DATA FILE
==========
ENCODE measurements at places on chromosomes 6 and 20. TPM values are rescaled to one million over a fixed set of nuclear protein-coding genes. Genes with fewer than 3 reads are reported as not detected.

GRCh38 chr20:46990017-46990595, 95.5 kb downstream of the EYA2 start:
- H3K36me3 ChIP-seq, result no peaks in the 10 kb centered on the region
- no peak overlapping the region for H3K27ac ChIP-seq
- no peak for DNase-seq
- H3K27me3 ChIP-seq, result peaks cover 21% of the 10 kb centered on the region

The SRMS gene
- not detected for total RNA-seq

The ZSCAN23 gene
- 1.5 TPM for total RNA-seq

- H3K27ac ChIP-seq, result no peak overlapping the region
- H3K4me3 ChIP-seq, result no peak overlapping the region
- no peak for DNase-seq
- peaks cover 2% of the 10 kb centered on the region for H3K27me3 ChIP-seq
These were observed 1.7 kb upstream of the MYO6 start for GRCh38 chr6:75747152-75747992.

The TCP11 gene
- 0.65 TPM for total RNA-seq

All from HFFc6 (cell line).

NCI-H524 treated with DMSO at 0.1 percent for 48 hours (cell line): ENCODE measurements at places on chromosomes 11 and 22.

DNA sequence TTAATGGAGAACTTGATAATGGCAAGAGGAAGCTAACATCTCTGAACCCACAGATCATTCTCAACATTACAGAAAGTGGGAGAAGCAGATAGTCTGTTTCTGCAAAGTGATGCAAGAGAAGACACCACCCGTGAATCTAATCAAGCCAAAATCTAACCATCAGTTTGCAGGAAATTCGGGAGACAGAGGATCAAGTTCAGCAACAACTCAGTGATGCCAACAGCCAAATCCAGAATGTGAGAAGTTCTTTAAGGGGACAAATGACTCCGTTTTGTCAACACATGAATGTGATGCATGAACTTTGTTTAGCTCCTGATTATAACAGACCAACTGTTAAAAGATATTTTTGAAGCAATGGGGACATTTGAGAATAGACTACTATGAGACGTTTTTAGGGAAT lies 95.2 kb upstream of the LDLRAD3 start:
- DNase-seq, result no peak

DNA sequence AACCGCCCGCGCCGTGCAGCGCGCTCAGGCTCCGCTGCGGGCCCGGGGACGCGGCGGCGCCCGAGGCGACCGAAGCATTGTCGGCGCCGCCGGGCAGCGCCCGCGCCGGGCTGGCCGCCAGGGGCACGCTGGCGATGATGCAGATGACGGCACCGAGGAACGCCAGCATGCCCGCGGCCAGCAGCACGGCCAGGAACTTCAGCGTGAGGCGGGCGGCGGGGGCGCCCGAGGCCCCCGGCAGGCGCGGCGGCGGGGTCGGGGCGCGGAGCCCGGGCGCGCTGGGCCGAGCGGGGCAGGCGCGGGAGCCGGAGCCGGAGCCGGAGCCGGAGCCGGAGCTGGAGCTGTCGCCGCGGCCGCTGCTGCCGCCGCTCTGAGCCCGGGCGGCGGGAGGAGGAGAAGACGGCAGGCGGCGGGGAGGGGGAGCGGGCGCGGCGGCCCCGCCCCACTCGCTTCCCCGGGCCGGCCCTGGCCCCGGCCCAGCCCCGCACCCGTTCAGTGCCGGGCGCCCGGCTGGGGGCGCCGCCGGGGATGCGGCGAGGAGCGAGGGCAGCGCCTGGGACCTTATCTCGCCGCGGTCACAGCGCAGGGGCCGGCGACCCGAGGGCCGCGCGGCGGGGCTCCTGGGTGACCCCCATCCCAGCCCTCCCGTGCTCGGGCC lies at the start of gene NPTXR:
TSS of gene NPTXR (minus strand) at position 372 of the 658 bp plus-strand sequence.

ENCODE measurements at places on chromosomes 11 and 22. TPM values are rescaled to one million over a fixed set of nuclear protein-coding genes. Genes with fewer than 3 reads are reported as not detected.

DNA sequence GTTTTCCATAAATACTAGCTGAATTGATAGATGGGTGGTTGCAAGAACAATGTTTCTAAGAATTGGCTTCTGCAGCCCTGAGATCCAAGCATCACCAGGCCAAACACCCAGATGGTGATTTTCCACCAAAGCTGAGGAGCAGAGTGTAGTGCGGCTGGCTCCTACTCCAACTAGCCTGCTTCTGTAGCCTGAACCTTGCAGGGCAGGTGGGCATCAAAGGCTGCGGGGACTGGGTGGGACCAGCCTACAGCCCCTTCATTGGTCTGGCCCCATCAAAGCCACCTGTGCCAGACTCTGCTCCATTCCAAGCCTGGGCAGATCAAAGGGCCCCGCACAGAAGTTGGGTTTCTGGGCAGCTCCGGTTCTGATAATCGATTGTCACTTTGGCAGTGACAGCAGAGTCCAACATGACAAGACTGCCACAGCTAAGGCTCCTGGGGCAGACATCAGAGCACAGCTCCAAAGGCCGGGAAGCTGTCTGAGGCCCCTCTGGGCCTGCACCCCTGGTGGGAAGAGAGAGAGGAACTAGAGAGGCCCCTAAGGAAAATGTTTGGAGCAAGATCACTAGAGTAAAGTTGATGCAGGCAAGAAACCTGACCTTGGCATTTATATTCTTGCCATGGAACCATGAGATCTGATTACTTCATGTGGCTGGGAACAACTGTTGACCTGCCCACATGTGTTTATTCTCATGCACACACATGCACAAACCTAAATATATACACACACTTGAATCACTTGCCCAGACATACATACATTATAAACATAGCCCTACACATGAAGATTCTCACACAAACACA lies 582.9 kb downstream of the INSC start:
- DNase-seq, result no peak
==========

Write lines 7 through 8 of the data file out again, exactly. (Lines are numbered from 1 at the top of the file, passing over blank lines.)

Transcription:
The SRMS gene
- not detected for total RNA-seq